Not quite modern day Maqrizi but nice effort Oct 11, 2006
The social history of Egypt in the Middle Ages was well documented by the legendary historian Al Maqrizi who wrote volumes of fascinating history of Egyptians, their rulers, classes and habits. In the last few hundred years starting with Edward Lane writing the social history of Egypt became dominated by the Orientalists who brought their own baggage and prejudices and often supremacist attitudes to the task. Few rare exceptions such as Cairo City Victorious defy the traditional orientalist narratives. (This can be observed from the review of the former colleague of Amin who essentially says this is just good enough for the natives if not in so many words.)
Galal Amin wrote a light hearted, mostly easy to read book about the massive changes that occurred in the Egyptian society since the 1952 military coup aka The Revolution. Amin attributes much of the change in Egypt's society to a massive expansion of the middle class started under Nasser but accelerated under Sadat with the Open Door policy and the massive demand for Egyptian workers (including unskilled and semiskilled) in the oil rich Arab countries.
Amin used a number of personal but very interesting yard sticks to track the changes in the society. He contrasted his university professor salary with that of the house servant. The gap narrowed significantly after 1952 and much more so after 1972 and started to widen again in recent years. Amin also addressed the role of women in the society and contrasted the changes from his mothers, to his sisters to his daughter. Remarkable change has occurred and Amin's admittedly non scientific findings correlate closely with those of Leila Ahmed (Women & Gender in Islam). For many women in Egypt the headscarf serves a tool of liberation not oppression, a point almost always lost on many. Also interesting is Amin's demonstration of the reduced dependence on the state comparing the days of his father (the famous Egyptian Writer & Professor Ahmad Amin) to the generations of his kids and nephews and nieces.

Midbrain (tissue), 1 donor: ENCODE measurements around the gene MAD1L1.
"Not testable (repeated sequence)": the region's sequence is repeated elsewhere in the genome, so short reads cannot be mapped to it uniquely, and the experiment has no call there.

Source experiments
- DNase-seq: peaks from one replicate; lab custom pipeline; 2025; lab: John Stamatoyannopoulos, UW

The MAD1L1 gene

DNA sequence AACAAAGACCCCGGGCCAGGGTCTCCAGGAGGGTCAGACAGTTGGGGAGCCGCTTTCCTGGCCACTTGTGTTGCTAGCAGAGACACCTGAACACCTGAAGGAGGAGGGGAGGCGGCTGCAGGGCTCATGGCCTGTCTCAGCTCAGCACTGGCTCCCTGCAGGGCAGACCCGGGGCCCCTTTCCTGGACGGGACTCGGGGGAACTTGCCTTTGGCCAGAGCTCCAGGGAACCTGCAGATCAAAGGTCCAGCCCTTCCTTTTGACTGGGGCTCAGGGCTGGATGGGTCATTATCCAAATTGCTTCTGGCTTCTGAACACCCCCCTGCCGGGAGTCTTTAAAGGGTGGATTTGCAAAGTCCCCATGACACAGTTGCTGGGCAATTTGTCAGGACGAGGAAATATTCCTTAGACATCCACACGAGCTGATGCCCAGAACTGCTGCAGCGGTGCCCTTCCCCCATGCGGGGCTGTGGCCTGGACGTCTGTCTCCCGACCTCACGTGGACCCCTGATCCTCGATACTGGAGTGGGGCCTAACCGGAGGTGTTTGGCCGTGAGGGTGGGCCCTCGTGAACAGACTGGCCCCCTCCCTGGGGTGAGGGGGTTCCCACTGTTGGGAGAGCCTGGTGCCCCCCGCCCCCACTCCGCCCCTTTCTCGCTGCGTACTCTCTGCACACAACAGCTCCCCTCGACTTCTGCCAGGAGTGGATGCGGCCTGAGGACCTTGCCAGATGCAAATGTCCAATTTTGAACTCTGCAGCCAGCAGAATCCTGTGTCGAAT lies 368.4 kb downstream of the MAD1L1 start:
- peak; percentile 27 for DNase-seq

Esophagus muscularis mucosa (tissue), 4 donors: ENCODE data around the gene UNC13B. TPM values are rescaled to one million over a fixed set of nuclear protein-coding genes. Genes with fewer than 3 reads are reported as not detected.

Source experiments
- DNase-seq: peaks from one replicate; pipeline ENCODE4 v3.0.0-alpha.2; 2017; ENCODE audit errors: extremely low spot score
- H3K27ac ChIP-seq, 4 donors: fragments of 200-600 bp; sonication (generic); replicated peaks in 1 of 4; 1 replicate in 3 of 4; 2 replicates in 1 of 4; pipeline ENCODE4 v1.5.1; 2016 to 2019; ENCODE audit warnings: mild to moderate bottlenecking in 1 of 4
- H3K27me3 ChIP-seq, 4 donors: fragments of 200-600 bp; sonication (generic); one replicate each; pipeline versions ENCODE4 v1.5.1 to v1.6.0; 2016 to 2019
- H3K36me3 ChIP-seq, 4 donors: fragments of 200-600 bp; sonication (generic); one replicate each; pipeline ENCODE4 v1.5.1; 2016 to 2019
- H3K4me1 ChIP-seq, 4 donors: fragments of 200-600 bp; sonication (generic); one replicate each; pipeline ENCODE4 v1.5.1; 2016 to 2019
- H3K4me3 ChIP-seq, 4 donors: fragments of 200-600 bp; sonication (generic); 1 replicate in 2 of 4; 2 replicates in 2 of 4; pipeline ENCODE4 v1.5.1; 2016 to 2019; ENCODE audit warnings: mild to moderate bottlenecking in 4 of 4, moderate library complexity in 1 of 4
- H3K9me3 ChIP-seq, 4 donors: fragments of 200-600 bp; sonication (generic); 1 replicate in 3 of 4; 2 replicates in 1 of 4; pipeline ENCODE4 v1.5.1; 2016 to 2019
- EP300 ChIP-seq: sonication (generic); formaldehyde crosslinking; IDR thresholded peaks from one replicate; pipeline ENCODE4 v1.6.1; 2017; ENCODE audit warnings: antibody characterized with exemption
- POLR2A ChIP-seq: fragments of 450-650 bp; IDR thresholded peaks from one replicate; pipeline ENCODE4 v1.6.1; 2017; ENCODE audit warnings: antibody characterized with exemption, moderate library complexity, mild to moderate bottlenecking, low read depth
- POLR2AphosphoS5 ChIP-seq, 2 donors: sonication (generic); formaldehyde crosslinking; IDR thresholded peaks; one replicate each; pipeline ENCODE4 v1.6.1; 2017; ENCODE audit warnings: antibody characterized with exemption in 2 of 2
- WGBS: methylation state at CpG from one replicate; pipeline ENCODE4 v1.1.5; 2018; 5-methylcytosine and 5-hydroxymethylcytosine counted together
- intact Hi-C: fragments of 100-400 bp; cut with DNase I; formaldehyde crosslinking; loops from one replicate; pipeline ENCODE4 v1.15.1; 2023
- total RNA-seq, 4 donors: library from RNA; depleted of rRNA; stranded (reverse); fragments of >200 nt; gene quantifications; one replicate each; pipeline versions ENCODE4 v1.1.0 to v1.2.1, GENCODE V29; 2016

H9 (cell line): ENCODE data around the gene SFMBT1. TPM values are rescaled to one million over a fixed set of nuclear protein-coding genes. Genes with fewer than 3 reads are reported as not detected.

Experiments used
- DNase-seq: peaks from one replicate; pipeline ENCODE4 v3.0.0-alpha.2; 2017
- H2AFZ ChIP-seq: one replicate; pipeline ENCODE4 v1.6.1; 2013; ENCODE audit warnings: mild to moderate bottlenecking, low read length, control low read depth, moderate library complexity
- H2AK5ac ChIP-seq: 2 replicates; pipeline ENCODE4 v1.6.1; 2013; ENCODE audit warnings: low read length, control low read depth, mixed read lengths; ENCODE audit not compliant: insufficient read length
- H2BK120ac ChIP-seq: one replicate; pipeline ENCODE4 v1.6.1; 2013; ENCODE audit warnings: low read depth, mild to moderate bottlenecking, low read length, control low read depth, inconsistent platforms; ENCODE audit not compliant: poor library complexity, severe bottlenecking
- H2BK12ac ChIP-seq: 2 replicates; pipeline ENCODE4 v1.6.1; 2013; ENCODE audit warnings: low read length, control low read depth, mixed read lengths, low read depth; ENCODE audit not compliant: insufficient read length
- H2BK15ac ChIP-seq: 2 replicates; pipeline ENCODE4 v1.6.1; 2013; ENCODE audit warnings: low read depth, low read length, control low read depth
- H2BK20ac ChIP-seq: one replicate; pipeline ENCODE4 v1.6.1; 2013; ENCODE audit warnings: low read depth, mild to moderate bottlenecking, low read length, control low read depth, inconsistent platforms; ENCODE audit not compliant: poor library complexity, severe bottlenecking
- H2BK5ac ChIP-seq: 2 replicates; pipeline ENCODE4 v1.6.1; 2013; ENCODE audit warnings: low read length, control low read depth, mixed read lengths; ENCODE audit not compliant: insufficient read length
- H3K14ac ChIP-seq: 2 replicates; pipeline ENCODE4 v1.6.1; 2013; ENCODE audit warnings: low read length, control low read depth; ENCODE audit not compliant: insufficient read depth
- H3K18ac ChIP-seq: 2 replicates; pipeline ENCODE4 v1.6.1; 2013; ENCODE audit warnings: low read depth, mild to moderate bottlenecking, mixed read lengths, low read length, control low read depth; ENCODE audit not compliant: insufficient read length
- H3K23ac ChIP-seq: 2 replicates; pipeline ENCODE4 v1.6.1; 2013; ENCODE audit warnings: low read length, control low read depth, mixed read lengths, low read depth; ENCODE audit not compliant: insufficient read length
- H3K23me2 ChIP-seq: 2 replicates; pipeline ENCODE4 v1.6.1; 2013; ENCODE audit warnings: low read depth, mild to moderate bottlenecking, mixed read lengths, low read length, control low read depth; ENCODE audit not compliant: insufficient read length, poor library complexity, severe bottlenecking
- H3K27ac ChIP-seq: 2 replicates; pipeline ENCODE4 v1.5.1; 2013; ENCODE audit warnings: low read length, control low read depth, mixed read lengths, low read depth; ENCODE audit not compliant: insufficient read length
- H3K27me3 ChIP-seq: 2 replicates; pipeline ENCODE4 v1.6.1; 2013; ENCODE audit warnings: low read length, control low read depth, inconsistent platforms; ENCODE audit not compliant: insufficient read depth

Overall it is a really nice easy to read book, it is a compilation of different articles and research papers that mostly mesh in nicely to form a reasonably coherent whole
Unbiased no, entertaining and insighful yes. Jun 29, 2004
I personally and professionally know Galal Amin. I was his colleague at the American University in Cairo for several years and have had the pleasure of socializing with him on many occasions. Though I disagree with him about 99 percent of the time, especially on his views of the West and of the economics profession (he seems to have contempt for both), I find him to be one of the most entertaining, charming, and articulate individuals I have ever met. This comes across very clearly in his work. His book is very readable and does indeed offer insights into Egyptian society, much the way Andy Rooney does of American society, and the rapid changes it has gone through. In a way this book, and the man himself, epitomize Egypt. To the Westerner, Egypt is a charming place full of contradictions which both seduces and exhausts the outsider. If one takes it too much to heart, the same can be said of Amin's work. It is best to keep in mind that this book is based on a series of articles that were written for an Egyptian audience. With that in mind, I highly recommend it.
A Helpful Introduction to Modern Egypt Nov 27, 2002
This unbiased work provides a good overview of the societal changes that have occurred in Egypt during the last 50 years and the challenges that remain. It will prove particularly helpful for people who are planning to go to Egypt and/or deal with Egyptians on more than a superficial level, as well as for those who want to add some depth to their understanding of the Middle East generally. A good overview of a fascinating country.